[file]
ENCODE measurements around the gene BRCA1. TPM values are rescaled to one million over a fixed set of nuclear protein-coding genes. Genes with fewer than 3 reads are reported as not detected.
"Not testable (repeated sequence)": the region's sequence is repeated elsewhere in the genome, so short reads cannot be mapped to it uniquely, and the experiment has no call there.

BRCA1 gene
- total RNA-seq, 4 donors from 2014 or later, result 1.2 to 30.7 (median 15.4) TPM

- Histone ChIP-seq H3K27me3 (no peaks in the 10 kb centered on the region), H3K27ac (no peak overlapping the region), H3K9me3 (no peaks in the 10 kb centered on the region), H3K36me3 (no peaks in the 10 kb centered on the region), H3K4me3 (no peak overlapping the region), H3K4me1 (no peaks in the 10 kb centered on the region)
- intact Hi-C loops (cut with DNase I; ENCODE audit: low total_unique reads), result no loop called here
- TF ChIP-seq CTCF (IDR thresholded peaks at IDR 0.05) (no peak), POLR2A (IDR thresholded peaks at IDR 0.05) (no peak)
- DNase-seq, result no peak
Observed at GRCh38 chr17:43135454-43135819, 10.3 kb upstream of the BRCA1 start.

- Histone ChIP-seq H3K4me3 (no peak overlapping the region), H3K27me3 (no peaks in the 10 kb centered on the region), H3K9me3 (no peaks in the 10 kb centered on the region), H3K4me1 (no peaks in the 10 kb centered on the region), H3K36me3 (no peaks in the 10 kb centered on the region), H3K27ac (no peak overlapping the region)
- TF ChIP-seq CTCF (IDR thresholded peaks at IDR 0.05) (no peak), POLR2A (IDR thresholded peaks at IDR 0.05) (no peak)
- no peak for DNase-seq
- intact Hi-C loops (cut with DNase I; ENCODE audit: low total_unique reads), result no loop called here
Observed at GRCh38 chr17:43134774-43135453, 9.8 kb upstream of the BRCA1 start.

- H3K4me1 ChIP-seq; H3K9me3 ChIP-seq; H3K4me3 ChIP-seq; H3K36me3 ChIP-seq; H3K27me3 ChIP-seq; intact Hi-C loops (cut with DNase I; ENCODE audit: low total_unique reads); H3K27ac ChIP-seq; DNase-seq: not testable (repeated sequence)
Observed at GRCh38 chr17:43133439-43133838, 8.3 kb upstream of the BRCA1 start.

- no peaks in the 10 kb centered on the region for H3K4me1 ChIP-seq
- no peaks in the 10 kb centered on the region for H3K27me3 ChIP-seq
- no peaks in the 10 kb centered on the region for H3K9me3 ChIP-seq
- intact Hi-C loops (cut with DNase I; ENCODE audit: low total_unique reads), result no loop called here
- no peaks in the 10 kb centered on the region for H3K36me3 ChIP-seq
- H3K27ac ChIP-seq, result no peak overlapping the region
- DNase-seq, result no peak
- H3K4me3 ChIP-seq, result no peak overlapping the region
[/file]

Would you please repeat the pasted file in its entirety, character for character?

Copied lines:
ENCODE measurements around the gene BRCA1. TPM values are rescaled to one million over a fixed set of nuclear protein-coding genes. Genes with fewer than 3 reads are reported as not detected.
"Not testable (repeated sequence)": the region's sequence is repeated elsewhere in the genome, so short reads cannot be mapped to it uniquely, and the experiment has no call there.

BRCA1 gene
- total RNA-seq, 4 donors from 2014 or later, result 1.2 to 30.7 (median 15.4) TPM

- Histone ChIP-seq H3K27me3 (no peaks in the 10 kb centered on the region), H3K27ac (no peak overlapping the region), H3K9me3 (no peaks in the 10 kb centered on the region), H3K36me3 (no peaks in the 10 kb centered on the region), H3K4me3 (no peak overlapping the region), H3K4me1 (no peaks in the 10 kb centered on the region)
- intact Hi-C loops (cut with DNase I; ENCODE audit: low total_unique reads), result no loop called here
- TF ChIP-seq CTCF (IDR thresholded peaks at IDR 0.05) (no peak), POLR2A (IDR thresholded peaks at IDR 0.05) (no peak)
- DNase-seq, result no peak
Observed at GRCh38 chr17:43135454-43135819, 10.3 kb upstream of the BRCA1 start.

- Histone ChIP-seq H3K4me3 (no peak overlapping the region), H3K27me3 (no peaks in the 10 kb centered on the region), H3K9me3 (no peaks in the 10 kb centered on the region), H3K4me1 (no peaks in the 10 kb centered on the region), H3K36me3 (no peaks in the 10 kb centered on the region), H3K27ac (no peak overlapping the region)
- TF ChIP-seq CTCF (IDR thresholded peaks at IDR 0.05) (no peak), POLR2A (IDR thresholded peaks at IDR 0.05) (no peak)
- no peak for DNase-seq
- intact Hi-C loops (cut with DNase I; ENCODE audit: low total_unique reads), result no loop called here
Observed at GRCh38 chr17:43134774-43135453, 9.8 kb upstream of the BRCA1 start.

- H3K4me1 ChIP-seq; H3K9me3 ChIP-seq; H3K4me3 ChIP-seq; H3K36me3 ChIP-seq; H3K27me3 ChIP-seq; intact Hi-C loops (cut with DNase I; ENCODE audit: low total_unique reads); H3K27ac ChIP-seq; DNase-seq: not testable (repeated sequence)
Observed at GRCh38 chr17:43133439-43133838, 8.3 kb upstream of the BRCA1 start.

- no peaks in the 10 kb centered on the region for H3K4me1 ChIP-seq
- no peaks in the 10 kb centered on the region for H3K27me3 ChIP-seq
- no peaks in the 10 kb centered on the region for H3K9me3 ChIP-seq
- intact Hi-C loops (cut with DNase I; ENCODE audit: low total_unique reads), result no loop called here
- no peaks in the 10 kb centered on the region for H3K36me3 ChIP-seq
- H3K27ac ChIP-seq, result no peak overlapping the region
- DNase-seq, result no peak
- H3K4me3 ChIP-seq, result no peak overlapping the region